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The 76th Academy Awards Ceremony: Feb 26th

abstract:BookBuffet's Books to Film feature for February is devoted to the Oscar list. Great films often derive from great books and successful screenplay adaptations. Have your read any of the original books these nominated films are based on? Chances are the ones you've read will affect your own voting at home when they announce "..and the winner goes to...!"

article:

February 02, 2004

Here is the list of Academy nominated films in alphabetical order, with links to the books that they were adapted from. Some links go directly to the screenwriter's International Movie Data Base information page.

 

Oscar Nominee List 

Oscar Winner List 

 

The Barbarian Invasions received the Best Screenplay Award at Cannes Film Festival last May. "His intensely personal, challenging, and intellectual films have gained Canadian filmmaker Denys Arcand a devoted international following. A former documentarian whose understanding of the human condition often results in movies with realistic and honest personalities, Arcand has seemingly cornered the market in cerebral, character-driven stories in an era when computer-generated explosions fill the multiplexes."  

*Winner: Best Foreign Film

 

Big Fish: A Novel of Epic Proportions, by Daniel Wallace (Penguin USA; 1999) "People mess things up, forget and remember all the wrong things. What's left is fiction," writes Wallace in his refreshing, original debut, which ignores the conventional retelling of the events..." Publishers Weekly  Through these tall tales—hilarious and wrenching, tender and outrageous—William begins to understand his elusive father's great feats and great failings.

 

 

 

 

 

 

City of God is based on the book Ciudad de Dios by Paulo Lins (Tusquets; June 2003), which is reportedly semi-autobiographical and follows two boys growing up on the mean streets of a Rio de Janeiro slum. One becomes a photographer, the other a drug dealer. One of Brazil's notorious alleged drug lords (Paulo Sergio Mangno) was arrested in the lobby of the film's sneak preview, which added to the media attention of the film release there.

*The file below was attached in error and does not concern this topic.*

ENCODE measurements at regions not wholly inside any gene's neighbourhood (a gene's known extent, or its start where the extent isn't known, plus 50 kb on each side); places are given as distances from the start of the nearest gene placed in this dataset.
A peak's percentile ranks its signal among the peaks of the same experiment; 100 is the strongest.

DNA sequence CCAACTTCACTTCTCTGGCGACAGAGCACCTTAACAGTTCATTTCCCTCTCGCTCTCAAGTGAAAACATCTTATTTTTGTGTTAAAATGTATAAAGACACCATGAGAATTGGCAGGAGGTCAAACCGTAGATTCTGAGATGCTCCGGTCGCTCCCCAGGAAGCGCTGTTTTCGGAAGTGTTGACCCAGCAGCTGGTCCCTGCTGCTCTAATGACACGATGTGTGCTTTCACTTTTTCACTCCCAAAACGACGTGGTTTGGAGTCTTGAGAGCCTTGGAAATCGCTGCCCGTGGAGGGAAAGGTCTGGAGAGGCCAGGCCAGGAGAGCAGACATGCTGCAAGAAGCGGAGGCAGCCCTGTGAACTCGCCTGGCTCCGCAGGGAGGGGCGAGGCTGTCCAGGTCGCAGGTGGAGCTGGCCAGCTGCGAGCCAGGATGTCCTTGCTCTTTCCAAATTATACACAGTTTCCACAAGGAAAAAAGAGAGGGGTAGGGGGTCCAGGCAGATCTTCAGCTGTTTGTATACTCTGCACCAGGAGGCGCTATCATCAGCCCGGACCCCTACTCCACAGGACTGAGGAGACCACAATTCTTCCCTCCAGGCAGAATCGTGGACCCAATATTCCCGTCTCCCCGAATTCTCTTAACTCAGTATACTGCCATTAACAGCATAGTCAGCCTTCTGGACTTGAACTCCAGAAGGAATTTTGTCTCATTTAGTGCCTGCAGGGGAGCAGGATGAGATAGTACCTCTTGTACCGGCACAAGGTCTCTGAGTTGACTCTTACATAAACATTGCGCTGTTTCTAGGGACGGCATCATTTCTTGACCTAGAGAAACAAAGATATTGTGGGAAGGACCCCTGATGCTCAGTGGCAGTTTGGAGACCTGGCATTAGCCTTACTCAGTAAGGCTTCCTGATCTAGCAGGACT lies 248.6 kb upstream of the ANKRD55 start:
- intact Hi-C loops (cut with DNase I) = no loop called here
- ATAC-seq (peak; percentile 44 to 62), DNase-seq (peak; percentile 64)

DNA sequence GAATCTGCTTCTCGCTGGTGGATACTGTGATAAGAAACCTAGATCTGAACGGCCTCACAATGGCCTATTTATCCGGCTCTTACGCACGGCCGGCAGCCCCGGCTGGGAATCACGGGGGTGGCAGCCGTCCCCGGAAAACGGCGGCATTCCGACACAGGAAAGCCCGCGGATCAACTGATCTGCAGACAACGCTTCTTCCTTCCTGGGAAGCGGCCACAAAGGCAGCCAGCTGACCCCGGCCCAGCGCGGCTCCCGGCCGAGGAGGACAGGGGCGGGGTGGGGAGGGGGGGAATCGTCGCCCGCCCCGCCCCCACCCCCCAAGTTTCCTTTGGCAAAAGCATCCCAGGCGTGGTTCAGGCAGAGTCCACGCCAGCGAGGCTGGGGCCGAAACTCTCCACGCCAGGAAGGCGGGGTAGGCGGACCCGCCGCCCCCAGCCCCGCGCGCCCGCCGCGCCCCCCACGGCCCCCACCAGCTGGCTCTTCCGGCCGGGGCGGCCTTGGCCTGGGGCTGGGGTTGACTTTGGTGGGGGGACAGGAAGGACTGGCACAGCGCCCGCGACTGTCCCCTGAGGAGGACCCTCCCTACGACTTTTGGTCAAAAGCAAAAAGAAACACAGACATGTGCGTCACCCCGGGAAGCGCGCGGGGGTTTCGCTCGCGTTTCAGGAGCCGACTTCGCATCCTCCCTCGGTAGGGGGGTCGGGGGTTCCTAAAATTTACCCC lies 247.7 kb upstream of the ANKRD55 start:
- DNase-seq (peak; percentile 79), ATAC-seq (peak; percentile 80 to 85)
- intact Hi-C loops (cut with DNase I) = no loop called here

Cold Mountain, by Charles Frazier (Vintage; 1998) "Winner the National Book Award. The tale chronicles a Confederate army deserter's search for home and love in the last days of the Civil War." Amazon

*Winner: Best Supporting Actress, Renee Zellweger

 

Evil is a Swedish film directed by Mikael Hafstrom. Erik, an abused teenager who has been expelled from his school for violent behavior, is given a final chance at an education when his mother sends him to an exclusive private academy. He soon discovers, however, that the school's privileged upperclassmen are permitted to engage in a cruel reign of terror over the younger students. Screenwriters Jan Guillou, Hans Gunnarsson, and Mikael Hafstrom.

 

The Girl with the Pearl Earring, by Tracey Chevalier (Plume; 2001) This popular book group historical fiction centers on the Dutch painter Johannes Vermeer and his possible relationship to the model for his painting of the same name. Griet is hired as a household domestic and becomes the painter's assisant and more.  

 

House of Sand and Fog, by Andre Dubus III (Vintage Books; (2000) "In this riveting novel of almost unbearable suspense, three fragile yet determined people become dangerously entangled in a relentlessly escalating crisis. Colonel Behrani, once a wealthy man in Iran, is now a struggling immigrant willing to bet everything he has to restore his family's dignity. Kathy Niccolo is a recovering alcoholic and addict whose house is all she has left, and who refuses to let her hard-won stability slip away from her." Washington Post World

 

In America, written by Jim Sheridan and Naomi & Kirsten Sheridan. "Nominated for the category of Best Original Screenplay, this is the story of Johnny and Sarah, Irish immigrants living in New York illegally with their two daughters, Christy and Ariel." Oscar.com synopsis

 

The Last Samurai: The Life and Battles of Saigô Takamori, by Mark Ravina (John Wiley & Sons; 2003) "Tokugawa shogunate's fall and succession by a modernizing monarchy, the so-called Satsuma Rebellion of 1877 is clearly the definitive last stand of Japanese feudalism." Booklist